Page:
June 5, 2009
During a special meeting, the Lowndes County Board of Supervisors discussed plans for the county''s upcoming sportsplex project and possible construction of a new Justice Court building.
The board is scheduled to meet with the Columbus-Lowndes Recreation Authority, Columbus City Council and the city-county ad-hoc recreation committee June 10 at 9 a.m. to review environmental and cost-analysis studies of three pieces of land being considered for the county''s sportsplex project.
The properties studied are a 156-acre land tract near the Columbus Riverwalk, a 50-acre piece of land near the Highway 82 Macon-Meridian exit and a 54-acre, partially publicly owned land parcel in the city''s Burns Bottom area, which includes the Hitching Lot Farmers'' Market.
After the June 10 meeting, each entity will review the study findings before choosing a land tract. Once a site is chosen, the county likely will purchase the land and work out a "trade-off" with the city, Board President and District 1 Supervisor Harry Sanders said.
"The way we''ve done it in the past, the county will buy the land and then enter into some kind of agreement with the city on whatever is built out there," said Sanders. "We could buy the land now, but the actual construction may not even happen for another year or so."
Because the county likely could purchase the land immediately and wait to fund the actual sportsplex construction project, county officials may propose a bond issue in the next few years, Sanders added.
"There are a lot of different ways we could fund this," said Sanders. "We could buy the land now, but whatever we put on it may require a bond issue."
However, Brooks said he believed the county should purchase the land and immediately make plans to fund the construction project.
"I don''t want us to buy the land and then let it sit and not do anything with it," said Brooks. "Then a new board may come in and say they don''t want the land because we didn''t do anything with it.
"I think we should do all of it as a package when we buy it," Brooks added.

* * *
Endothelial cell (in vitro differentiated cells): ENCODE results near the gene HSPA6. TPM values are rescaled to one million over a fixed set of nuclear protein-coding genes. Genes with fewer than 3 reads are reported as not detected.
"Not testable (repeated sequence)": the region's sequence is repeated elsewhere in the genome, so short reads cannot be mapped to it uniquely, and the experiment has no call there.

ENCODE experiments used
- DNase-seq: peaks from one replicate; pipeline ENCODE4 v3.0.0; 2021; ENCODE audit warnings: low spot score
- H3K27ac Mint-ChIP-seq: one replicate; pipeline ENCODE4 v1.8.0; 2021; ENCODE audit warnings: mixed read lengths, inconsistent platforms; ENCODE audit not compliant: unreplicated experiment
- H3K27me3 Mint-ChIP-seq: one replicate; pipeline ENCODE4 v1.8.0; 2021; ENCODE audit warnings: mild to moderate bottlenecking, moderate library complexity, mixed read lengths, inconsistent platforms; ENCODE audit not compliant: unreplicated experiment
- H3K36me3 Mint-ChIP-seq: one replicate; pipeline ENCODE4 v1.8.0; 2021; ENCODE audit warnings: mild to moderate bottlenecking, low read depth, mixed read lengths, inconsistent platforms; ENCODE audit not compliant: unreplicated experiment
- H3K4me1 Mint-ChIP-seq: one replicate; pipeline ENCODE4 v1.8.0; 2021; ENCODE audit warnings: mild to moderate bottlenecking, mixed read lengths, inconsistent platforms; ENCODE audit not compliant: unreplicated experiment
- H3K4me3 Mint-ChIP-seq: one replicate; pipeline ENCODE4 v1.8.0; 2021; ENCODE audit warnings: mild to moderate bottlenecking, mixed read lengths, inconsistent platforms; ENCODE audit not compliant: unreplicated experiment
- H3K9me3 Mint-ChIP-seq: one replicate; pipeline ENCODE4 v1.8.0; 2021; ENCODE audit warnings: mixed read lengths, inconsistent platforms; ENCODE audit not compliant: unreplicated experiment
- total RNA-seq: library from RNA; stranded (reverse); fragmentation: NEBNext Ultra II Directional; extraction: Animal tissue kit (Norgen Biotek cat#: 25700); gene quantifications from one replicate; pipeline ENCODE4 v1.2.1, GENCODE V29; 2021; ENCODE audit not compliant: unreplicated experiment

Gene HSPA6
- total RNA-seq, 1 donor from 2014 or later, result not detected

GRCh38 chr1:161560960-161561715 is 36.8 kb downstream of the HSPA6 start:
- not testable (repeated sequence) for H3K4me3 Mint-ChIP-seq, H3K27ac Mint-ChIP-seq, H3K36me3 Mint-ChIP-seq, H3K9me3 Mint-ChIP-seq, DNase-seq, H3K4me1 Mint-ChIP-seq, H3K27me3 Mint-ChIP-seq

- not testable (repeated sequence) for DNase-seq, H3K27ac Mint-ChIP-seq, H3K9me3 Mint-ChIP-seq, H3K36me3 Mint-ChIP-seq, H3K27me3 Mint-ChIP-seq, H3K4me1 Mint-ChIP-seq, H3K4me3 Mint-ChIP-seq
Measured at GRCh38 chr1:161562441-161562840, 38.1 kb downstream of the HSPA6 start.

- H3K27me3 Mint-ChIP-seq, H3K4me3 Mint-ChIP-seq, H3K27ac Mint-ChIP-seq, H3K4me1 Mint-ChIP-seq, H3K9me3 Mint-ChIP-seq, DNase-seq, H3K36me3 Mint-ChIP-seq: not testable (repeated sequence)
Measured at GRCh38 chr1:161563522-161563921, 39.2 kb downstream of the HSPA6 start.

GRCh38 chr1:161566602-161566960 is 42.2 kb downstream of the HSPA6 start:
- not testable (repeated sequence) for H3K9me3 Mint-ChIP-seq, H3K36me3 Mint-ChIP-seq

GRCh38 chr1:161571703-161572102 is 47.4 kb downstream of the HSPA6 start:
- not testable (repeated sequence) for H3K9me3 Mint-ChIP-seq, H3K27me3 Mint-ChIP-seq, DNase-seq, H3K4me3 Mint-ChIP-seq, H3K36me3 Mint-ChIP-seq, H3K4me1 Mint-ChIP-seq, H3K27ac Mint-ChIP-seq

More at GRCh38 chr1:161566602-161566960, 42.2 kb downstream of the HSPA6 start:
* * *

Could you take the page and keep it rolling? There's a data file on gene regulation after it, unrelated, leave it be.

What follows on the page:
During the meeting, board members also explained the county''s need to construct a new Justice Court building to replace the aging facility on Airline Road.
"There is a tremendous need to build a new Justice Court building," Sanders said. "The old one was actually built in the 1970s on top of the old city dump.
"They''ve outgrown that building, and they''ve been using what were supposed to be temporary offices for several years now," Sanders added. "They''ve actually had to lease off-site storage units to store their files."
Because the board previously authorized an environmental study of the former Columbus Municipal School District school bus shop near the Lowndes County Jail, the lot would make an "ideal location" for the new court.
"The people at the sheriff''s office and the Justice Court said the two facilities were designed to be next to each other," Sanders said.
Funding for the Justice Court project could come from a previous bond issue scheduled to be paid off in 2012, Sanders explained.
"If we started today and told the architect to start the project in May 2010, we could sell the bonds for the project sometime in 2011," Sanders said. "The first payments aren''t due until about a year after the bonds are issued, so the first payment on the Justice Court would coincide somewhat with the old jail bond issue coming off."
Supervisors also took action to remedy one of the area''s economic shortfalls.
During the past two years, the Tennessee Valley Authority has failed to pay about $1 million per year in fees-in-lieu to the county while the TVA has leased a General Electric-owned combined cycle plant in Caledonia, according to Sanders.
"Just because TVA is operating that plant doesn''t mean they don''t have to pay that money," Sanders said, noting TVA has leased the plant since April 2007. "I think TVA is looking for ways to save money at our expense.
"We called the state tax commissioner and he said our representatives were aware of it and were going to take care of it," Sanders added. "They say the squeaky wheel gets greased, so I think we need to go down to Jackson and start squeaking."
Following the discussion, the board voted unanimously to authorize Board Attorney Tim Hudson to travel to Jackson and "take whatever action necessary to get that fee-in-lieu money."
Ernest Norsworthy commented at 6/5/2009 8:43:00 PM:
Very interesting comments about the TVA. In my most recent article, I quote some of it.
For more of my writings, mostly about the TVA, see http://norsworthyopinion.com
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